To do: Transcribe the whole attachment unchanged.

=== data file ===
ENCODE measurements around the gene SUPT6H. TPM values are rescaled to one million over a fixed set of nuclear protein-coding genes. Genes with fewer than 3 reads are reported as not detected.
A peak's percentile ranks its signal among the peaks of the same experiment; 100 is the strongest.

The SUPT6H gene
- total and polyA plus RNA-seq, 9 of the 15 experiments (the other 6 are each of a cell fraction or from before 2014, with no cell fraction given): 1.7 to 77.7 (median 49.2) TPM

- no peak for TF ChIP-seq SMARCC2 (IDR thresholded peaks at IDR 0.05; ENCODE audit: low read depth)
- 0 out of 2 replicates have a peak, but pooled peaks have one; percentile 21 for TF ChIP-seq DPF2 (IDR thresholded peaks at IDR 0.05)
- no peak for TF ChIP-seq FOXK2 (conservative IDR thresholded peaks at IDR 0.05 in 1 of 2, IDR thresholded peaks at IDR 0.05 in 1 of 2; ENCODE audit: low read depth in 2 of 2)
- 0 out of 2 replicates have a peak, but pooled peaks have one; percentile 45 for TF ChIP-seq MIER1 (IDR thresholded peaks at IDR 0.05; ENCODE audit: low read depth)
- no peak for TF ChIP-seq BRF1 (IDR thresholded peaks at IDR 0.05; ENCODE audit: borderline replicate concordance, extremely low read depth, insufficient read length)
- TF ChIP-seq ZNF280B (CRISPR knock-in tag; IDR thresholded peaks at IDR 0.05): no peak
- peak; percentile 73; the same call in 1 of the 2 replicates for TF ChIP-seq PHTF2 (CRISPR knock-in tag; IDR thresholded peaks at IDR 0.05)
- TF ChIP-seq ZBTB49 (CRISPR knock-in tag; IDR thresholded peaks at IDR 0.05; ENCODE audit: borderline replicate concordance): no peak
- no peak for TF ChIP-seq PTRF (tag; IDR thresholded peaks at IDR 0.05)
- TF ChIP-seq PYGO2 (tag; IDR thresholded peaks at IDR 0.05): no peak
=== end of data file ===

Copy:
ENCODE measurements around the gene SUPT6H. TPM values are rescaled to one million over a fixed set of nuclear protein-coding genes. Genes with fewer than 3 reads are reported as not detected.
A peak's percentile ranks its signal among the peaks of the same experiment; 100 is the strongest.

The SUPT6H gene
- total and polyA plus RNA-seq, 9 of the 15 experiments (the other 6 are each of a cell fraction or from before 2014, with no cell fraction given): 1.7 to 77.7 (median 49.2) TPM

- no peak for TF ChIP-seq SMARCC2 (IDR thresholded peaks at IDR 0.05; ENCODE audit: low read depth)
- 0 out of 2 replicates have a peak, but pooled peaks have one; percentile 21 for TF ChIP-seq DPF2 (IDR thresholded peaks at IDR 0.05)
- no peak for TF ChIP-seq FOXK2 (conservative IDR thresholded peaks at IDR 0.05 in 1 of 2, IDR thresholded peaks at IDR 0.05 in 1 of 2; ENCODE audit: low read depth in 2 of 2)
- 0 out of 2 replicates have a peak, but pooled peaks have one; percentile 45 for TF ChIP-seq MIER1 (IDR thresholded peaks at IDR 0.05; ENCODE audit: low read depth)
- no peak for TF ChIP-seq BRF1 (IDR thresholded peaks at IDR 0.05; ENCODE audit: borderline replicate concordance, extremely low read depth, insufficient read length)
- TF ChIP-seq ZNF280B (CRISPR knock-in tag; IDR thresholded peaks at IDR 0.05): no peak
- peak; percentile 73; the same call in 1 of the 2 replicates for TF ChIP-seq PHTF2 (CRISPR knock-in tag; IDR thresholded peaks at IDR 0.05)
- TF ChIP-seq ZBTB49 (CRISPR knock-in tag; IDR thresholded peaks at IDR 0.05; ENCODE audit: borderline replicate concordance): no peak
- no peak for TF ChIP-seq PTRF (tag; IDR thresholded peaks at IDR 0.05)
- TF ChIP-seq PYGO2 (tag; IDR thresholded peaks at IDR 0.05): no peak